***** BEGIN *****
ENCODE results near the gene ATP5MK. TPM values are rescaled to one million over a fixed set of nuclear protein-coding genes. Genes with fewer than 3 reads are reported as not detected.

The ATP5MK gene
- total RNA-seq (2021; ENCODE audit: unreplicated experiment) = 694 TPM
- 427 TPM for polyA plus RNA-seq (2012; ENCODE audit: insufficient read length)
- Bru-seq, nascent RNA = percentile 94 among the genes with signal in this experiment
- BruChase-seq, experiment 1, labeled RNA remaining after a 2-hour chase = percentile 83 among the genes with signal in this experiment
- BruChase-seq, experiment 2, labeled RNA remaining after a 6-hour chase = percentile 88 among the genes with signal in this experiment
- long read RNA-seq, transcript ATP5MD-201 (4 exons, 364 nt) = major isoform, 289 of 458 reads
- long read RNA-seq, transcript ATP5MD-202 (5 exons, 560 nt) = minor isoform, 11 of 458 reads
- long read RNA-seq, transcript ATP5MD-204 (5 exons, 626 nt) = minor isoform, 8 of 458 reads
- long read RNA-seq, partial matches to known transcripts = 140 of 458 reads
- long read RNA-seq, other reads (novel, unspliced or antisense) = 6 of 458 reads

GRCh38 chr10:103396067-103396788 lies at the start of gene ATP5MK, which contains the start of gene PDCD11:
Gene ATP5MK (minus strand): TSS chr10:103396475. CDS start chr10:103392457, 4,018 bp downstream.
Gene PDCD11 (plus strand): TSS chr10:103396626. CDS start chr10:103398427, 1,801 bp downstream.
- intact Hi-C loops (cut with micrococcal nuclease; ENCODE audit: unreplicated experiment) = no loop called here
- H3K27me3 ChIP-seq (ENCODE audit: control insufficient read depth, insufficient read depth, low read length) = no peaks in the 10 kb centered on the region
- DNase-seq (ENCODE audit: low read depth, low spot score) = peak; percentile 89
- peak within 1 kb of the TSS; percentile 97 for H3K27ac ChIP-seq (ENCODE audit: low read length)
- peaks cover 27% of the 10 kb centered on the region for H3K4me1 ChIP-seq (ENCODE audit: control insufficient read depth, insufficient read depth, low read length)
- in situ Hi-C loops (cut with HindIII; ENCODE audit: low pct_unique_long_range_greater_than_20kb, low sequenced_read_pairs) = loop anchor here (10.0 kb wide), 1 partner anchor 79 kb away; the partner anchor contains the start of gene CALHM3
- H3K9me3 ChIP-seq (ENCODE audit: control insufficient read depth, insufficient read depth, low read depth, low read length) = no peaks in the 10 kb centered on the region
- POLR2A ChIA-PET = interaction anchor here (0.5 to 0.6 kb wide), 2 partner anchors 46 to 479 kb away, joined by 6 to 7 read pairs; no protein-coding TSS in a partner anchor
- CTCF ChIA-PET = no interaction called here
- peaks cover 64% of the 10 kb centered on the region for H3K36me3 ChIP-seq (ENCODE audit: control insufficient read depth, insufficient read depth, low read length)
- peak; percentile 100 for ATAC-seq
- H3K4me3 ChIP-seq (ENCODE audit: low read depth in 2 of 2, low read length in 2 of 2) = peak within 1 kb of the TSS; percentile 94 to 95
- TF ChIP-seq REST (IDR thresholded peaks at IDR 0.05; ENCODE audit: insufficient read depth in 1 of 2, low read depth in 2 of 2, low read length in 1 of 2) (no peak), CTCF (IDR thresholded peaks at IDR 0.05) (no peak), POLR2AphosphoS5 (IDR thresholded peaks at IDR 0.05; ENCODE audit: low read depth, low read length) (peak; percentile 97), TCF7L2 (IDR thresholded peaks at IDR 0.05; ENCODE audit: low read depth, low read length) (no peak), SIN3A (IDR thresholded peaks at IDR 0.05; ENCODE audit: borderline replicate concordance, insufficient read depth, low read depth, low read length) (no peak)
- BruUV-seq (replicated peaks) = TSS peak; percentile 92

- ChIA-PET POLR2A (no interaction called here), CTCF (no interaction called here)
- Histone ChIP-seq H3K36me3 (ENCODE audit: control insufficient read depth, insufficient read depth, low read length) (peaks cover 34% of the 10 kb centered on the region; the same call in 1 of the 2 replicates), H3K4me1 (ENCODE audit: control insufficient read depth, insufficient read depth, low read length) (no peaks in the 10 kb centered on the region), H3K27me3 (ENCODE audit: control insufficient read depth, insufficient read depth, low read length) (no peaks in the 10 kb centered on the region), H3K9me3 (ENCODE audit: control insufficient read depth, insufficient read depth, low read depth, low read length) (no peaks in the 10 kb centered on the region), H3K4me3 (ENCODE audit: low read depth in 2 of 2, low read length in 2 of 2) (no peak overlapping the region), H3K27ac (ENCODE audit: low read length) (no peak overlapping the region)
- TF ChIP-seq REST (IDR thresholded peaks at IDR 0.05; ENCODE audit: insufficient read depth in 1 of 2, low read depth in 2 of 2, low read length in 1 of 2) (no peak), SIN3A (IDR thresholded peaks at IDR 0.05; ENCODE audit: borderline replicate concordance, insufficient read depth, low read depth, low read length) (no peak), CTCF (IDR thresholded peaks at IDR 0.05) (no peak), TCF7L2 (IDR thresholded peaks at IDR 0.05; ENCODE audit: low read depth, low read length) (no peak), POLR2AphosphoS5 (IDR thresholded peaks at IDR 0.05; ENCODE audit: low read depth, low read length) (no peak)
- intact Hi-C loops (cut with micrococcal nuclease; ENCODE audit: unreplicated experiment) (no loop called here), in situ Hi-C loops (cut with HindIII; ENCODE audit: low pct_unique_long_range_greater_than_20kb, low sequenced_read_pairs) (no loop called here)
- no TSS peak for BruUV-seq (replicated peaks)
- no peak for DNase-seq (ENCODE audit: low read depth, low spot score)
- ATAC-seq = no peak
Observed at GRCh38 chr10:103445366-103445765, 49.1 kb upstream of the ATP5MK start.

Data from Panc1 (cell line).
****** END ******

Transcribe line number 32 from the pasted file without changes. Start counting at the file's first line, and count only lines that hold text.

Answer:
- TF ChIP-seq REST (IDR thresholded peaks at IDR 0.05; ENCODE audit: insufficient read depth in 1 of 2, low read depth in 2 of 2, low read length in 1 of 2) (no peak), SIN3A (IDR thresholded peaks at IDR 0.05; ENCODE audit: borderline replicate concordance, insufficient read depth, low read depth, low read length) (no peak), CTCF (IDR thresholded peaks at IDR 0.05) (no peak), TCF7L2 (IDR thresholded peaks at IDR 0.05; ENCODE audit: low read depth, low read length) (no peak), POLR2AphosphoS5 (IDR thresholded peaks at IDR 0.05; ENCODE audit: low read depth, low read length) (no peak)